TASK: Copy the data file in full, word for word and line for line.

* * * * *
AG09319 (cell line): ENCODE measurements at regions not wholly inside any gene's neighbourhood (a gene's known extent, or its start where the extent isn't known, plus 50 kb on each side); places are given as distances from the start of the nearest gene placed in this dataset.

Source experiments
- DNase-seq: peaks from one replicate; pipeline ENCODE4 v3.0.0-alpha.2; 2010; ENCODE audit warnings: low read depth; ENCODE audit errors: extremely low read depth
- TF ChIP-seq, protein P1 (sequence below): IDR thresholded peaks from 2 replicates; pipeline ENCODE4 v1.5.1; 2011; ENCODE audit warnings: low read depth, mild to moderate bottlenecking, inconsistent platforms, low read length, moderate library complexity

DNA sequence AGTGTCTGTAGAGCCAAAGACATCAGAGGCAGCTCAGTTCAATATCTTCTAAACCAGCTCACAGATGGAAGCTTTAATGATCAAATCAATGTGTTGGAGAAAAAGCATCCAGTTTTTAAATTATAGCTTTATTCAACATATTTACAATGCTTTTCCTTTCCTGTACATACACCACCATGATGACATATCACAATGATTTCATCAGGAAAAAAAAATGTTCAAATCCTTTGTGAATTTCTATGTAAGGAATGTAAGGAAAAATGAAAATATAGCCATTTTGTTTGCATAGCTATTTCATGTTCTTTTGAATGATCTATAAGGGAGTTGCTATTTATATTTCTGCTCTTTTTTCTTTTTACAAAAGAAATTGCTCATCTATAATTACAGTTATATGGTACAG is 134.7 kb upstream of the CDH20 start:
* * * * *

AG09319 (cell line): ENCODE measurements at regions not wholly inside any gene's neighbourhood (a gene's known extent, or its start where the extent isn't known, plus 50 kb on each side); places are given as distances from the start of the nearest gene placed in this dataset.

Source experiments
- DNase-seq: peaks from one replicate; pipeline ENCODE4 v3.0.0-alpha.2; 2010; ENCODE audit warnings: low read depth; ENCODE audit errors: extremely low read depth
- TF ChIP-seq, protein P1 (sequence below): IDR thresholded peaks from 2 replicates; pipeline ENCODE4 v1.5.1; 2011; ENCODE audit warnings: low read depth, mild to moderate bottlenecking, inconsistent platforms, low read length, moderate library complexity

DNA sequence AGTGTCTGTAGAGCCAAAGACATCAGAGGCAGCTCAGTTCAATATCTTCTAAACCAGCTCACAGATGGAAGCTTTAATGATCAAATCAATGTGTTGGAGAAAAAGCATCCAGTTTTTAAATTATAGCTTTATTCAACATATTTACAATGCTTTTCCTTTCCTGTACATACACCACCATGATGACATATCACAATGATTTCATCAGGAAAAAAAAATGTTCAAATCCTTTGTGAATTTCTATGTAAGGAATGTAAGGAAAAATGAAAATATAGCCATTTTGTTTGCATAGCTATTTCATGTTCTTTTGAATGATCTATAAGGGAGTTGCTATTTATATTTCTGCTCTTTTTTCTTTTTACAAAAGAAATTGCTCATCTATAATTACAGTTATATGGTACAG is 134.7 kb upstream of the CDH20 start: